I learned Esperanto because Harry Harrison had it as the lingua franca of his Stainless Steel Rat books. Outside of that, I have had exactly no use for it except that terrible horror movie with William Shatner in Esperanto and to read the signage in Chaplin’s The Dictator.
I think the idea of a constructed language is good in concept, but it needs to offer something more than just being a culturally neutral Indo-European langauge. It should be possible to create a constructed language that is far more compact and with rational layers of semantic complexity and for which the phonemes are more univerally accessible. However, getting people to actually use such a language requires that it provides some utility, and neither Esperanto nor any other constructed language really fills a need; Interlingua is probably the closest, and the failure of its adoption by the scientific community illustrates how difficult it is to insert a new language that does not have common usage.
Pragmatically. Politically, Esperanto is an IAL Which Is Not English.
Esperanto isn’t Latin or Mandarin or Hindi or Bahasa Indonesia or Russian, either, but being Not English seems to be a prime desideratum for people who want, and who believe can exist, an IAL which is non-political and, therefore, palatable to everyone. The fact Esperanto was banned by the Nazis and the Stalinists sails right over their… precious little heads.
It’s not dead. There are a (very few) people who grow up speaking it. It is still actively used by a million or so, and is somewhat familiar to a few million more. Unlike Latin which, as far as I know, has no native speakers left.
That said, it’s very very much a minority language. English is the main international language these days, for better or worse (at some point in the future likely some other language will take that role, but who knows when?)
There is a sort of culture in that people write stories in it, sing songs in it, and converse in it. But it’s not a mainstream culture. It’s more like people who who learn Klingon or Tolkein’s fictional languages - they are very much a niche.
No, I don’t think there’s a snowball’s chance in hell it will become The International Language of Choice. I learned a bit of it from curiosity, and because I find languages interesting. I also studied Irish Gaelic for awhile, a language arguably even more “useless” in that fewer people in the world speak it than speak Esperanto (although Irish has a much, much longer history and a more developed culture attached to it). I’ve recently started looking at Hebrew, another language with few speakers (although it does have the distinction of coming back from the dead - I’m not aware of any other language that has done that).
That said - my studying French and Spanish is arguably much more useful in today’s world.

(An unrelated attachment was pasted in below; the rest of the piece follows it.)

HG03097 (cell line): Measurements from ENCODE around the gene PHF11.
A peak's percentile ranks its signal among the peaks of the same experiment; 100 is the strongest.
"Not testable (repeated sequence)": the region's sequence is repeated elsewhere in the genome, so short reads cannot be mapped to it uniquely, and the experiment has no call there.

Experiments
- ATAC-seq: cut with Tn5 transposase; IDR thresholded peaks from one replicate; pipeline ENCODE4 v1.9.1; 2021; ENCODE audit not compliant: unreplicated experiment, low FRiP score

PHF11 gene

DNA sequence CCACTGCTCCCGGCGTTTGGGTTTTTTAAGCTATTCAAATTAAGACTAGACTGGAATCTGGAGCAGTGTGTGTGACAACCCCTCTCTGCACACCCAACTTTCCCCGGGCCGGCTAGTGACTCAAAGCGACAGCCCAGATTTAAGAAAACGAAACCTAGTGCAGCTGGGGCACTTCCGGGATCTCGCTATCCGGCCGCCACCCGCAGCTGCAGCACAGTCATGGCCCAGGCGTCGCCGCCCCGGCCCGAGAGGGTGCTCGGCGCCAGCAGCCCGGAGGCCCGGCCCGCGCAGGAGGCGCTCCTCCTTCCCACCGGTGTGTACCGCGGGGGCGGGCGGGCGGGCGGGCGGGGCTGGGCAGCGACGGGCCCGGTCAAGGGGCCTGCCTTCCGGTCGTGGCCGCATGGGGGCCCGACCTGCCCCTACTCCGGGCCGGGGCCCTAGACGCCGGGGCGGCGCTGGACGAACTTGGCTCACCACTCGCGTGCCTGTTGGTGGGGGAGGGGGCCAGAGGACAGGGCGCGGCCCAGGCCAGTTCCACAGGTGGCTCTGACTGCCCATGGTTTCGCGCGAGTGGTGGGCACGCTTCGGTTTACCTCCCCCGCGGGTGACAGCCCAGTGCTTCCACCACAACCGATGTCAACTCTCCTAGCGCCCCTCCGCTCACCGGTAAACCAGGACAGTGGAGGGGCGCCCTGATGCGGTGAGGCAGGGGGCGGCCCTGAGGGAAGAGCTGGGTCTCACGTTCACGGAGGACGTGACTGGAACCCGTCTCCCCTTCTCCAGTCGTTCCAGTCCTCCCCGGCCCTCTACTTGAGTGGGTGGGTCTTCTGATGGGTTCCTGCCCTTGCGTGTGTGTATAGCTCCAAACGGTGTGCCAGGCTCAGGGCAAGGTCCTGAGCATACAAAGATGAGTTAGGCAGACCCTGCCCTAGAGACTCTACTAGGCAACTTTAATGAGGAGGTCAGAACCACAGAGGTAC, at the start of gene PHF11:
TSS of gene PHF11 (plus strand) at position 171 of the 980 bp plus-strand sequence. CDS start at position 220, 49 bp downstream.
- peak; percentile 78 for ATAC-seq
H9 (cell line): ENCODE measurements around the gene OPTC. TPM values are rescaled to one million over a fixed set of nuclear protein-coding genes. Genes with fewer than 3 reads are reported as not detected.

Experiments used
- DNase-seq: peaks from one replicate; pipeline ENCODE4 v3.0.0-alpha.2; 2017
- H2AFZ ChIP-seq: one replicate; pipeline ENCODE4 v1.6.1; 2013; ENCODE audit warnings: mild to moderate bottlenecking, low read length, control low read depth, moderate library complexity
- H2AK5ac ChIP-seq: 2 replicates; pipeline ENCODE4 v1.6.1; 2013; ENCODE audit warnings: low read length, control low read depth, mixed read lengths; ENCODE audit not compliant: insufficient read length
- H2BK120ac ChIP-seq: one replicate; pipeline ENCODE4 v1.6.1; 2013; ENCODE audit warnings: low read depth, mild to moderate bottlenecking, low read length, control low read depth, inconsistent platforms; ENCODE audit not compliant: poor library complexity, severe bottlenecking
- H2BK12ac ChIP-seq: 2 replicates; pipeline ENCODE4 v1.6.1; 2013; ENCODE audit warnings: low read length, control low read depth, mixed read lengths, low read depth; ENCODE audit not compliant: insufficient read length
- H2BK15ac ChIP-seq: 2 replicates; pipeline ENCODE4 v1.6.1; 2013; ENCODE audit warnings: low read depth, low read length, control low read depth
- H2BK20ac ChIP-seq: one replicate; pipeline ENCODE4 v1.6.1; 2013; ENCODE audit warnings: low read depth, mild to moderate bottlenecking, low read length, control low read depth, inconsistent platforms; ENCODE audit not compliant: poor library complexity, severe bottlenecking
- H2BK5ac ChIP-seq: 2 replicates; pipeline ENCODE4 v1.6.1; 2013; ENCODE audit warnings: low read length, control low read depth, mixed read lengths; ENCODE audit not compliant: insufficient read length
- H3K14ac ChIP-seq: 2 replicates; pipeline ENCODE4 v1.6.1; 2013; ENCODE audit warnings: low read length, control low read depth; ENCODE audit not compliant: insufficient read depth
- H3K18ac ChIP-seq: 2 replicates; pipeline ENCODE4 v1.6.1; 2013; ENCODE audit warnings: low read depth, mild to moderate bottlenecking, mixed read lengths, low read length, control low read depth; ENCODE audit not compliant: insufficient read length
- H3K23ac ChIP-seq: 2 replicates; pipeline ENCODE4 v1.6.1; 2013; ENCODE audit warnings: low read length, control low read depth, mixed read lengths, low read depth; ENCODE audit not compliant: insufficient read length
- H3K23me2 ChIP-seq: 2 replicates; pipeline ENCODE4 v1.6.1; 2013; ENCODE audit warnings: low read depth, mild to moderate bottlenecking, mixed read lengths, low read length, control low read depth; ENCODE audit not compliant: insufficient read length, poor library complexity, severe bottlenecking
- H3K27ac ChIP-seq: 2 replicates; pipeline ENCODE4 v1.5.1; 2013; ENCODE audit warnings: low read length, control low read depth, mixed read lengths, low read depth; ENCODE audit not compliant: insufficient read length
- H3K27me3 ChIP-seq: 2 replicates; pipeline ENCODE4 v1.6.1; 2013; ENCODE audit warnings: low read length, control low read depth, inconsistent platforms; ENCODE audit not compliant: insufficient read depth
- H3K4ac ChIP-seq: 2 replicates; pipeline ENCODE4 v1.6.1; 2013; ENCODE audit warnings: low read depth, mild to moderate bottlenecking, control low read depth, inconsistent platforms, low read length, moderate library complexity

(No, I’m not a linguistic genius. I’m a dabbler. I can communicate in broken French and understand a few phrases and words in Spanish, fewer still in Irish and Esperanto. I find languages interesting, but am only fluent in my native tongue.)
Jes, ni havas kelkajn.
(Yes, we have some)
Incubus wasn’t so much terrible to me as boring (with a side order of terrible). Esperanto also showed up in the British comedy series Red Dwarf.
It’s not that Esperanto or some other constructed language couldn’t do the job, it’s that the job is already being done by a naturally evolved language. These days, that’s English. In the past, that language has been French or, in parts of Asia, Mandarin. Having an army does help a language spread and become dominant, and Esperanto has never had an army. There are other factors, too, it’s not just about conquest. Economic power helps, too.
I seem to recall hearing of an Irish delegate to some international body, who was a native Irish speaker, and who refused for political reasons to use English, and who therefore communicated with the rest of that body in Esperanto.
As for internationally-used constructed languages, doesn’t Swahili fit that bill? True, it’s only used significantly on one continent, but then, that’s not so different from Esperanto.
Swahili is not an artificially constructed language like Esperanto or Klingon - it is a member of the Bantu language family than has been heavily influenced by other languages like Arabic. Yes, it is spoken over a wide area and is a common second language in that area, allowing diverse people to communicate. Unlike Esperanto, though, it’s a naturally evolved language.
Conversely, I was told when I was in India that some people from non-Hindi speaking groups preferred to use English as their common language rather than Hindi in order to avoid giving Hindi even more advantages. Even though English was the former colonial language, it was neutral.